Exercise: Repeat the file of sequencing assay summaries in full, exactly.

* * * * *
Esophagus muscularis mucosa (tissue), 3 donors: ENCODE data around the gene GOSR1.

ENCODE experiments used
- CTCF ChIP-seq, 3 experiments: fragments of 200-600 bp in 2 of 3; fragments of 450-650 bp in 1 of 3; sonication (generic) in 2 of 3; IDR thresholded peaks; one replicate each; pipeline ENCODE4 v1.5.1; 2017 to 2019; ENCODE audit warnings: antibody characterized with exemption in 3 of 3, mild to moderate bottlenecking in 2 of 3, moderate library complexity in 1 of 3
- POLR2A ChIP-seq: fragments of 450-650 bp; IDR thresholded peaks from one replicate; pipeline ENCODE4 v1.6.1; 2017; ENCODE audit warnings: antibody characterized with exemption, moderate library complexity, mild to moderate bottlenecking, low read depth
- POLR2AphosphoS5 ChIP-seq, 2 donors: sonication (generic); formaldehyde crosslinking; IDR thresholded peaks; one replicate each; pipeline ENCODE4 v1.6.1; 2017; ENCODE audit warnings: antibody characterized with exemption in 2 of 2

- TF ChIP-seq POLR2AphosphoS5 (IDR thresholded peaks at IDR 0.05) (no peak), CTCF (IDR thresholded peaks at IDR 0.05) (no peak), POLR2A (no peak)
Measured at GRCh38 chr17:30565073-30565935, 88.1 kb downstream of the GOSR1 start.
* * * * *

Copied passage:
Esophagus muscularis mucosa (tissue), 3 donors: ENCODE data around the gene GOSR1.

ENCODE experiments used
- CTCF ChIP-seq, 3 experiments: fragments of 200-600 bp in 2 of 3; fragments of 450-650 bp in 1 of 3; sonication (generic) in 2 of 3; IDR thresholded peaks; one replicate each; pipeline ENCODE4 v1.5.1; 2017 to 2019; ENCODE audit warnings: antibody characterized with exemption in 3 of 3, mild to moderate bottlenecking in 2 of 3, moderate library complexity in 1 of 3
- POLR2A ChIP-seq: fragments of 450-650 bp; IDR thresholded peaks from one replicate; pipeline ENCODE4 v1.6.1; 2017; ENCODE audit warnings: antibody characterized with exemption, moderate library complexity, mild to moderate bottlenecking, low read depth
- POLR2AphosphoS5 ChIP-seq, 2 donors: sonication (generic); formaldehyde crosslinking; IDR thresholded peaks; one replicate each; pipeline ENCODE4 v1.6.1; 2017; ENCODE audit warnings: antibody characterized with exemption in 2 of 2

- TF ChIP-seq POLR2AphosphoS5 (IDR thresholded peaks at IDR 0.05) (no peak), CTCF (IDR thresholded peaks at IDR 0.05) (no peak), POLR2A (no peak)
Measured at GRCh38 chr17:30565073-30565935, 88.1 kb downstream of the GOSR1 start.